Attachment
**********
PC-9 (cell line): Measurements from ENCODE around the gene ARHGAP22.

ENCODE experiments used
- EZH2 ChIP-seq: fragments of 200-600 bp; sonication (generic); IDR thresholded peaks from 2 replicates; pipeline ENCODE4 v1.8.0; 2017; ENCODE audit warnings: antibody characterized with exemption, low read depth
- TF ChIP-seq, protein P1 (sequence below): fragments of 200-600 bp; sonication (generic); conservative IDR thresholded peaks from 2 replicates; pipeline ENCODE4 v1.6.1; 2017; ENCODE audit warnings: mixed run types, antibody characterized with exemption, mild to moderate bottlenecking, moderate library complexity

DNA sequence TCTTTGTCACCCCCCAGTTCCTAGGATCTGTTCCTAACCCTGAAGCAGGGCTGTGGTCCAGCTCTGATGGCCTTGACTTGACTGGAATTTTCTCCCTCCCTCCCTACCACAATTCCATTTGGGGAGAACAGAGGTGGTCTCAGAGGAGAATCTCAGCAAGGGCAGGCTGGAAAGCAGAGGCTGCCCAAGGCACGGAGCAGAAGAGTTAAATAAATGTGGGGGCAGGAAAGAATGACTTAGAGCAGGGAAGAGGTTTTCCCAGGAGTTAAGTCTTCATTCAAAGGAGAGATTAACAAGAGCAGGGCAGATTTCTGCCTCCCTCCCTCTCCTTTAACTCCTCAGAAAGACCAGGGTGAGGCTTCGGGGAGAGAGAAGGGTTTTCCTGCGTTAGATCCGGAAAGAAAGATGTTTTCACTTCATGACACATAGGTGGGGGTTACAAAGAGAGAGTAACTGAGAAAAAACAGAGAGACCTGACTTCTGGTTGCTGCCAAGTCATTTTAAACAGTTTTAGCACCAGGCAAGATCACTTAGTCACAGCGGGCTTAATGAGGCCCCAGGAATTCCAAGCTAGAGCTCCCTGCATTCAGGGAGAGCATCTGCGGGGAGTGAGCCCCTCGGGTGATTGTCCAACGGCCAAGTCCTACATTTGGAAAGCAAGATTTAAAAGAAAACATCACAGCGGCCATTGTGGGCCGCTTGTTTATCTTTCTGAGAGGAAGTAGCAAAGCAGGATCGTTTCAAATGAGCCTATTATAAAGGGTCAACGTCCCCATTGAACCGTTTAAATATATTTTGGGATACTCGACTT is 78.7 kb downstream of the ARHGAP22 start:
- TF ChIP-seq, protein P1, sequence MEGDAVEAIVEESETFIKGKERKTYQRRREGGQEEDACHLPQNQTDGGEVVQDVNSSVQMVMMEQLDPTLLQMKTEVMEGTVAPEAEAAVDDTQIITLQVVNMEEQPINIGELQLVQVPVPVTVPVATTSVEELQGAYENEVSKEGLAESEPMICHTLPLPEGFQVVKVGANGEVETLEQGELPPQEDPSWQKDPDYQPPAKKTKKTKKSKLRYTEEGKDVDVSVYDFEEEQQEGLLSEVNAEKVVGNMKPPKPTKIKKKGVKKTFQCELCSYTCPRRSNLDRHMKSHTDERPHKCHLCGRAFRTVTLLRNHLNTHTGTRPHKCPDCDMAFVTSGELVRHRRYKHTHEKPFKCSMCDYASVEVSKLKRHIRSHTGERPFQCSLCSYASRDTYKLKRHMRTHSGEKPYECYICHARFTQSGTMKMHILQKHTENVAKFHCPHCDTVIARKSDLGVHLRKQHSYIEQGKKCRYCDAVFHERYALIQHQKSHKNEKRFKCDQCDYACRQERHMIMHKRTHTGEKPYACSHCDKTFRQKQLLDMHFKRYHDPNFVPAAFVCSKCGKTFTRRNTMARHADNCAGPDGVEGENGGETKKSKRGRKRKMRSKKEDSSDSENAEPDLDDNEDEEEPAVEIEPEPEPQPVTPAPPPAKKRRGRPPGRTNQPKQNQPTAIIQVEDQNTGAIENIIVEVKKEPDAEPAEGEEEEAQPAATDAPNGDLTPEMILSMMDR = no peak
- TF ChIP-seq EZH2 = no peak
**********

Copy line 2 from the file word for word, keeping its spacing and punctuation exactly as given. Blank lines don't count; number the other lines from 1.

ENCODE experiments used